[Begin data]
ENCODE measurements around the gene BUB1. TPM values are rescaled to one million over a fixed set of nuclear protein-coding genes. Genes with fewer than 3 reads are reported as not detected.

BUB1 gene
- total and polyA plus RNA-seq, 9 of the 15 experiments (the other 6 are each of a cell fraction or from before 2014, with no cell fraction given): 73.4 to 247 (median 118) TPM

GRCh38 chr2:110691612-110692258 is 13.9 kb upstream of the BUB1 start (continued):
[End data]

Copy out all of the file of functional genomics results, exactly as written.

ENCODE measurements around the gene BUB1. TPM values are rescaled to one million over a fixed set of nuclear protein-coding genes. Genes with fewer than 3 reads are reported as not detected.

BUB1 gene
- total and polyA plus RNA-seq, 9 of the 15 experiments (the other 6 are each of a cell fraction or from before 2014, with no cell fraction given): 73.4 to 247 (median 118) TPM

GRCh38 chr2:110691612-110692258 is 13.9 kb upstream of the BUB1 start (continued):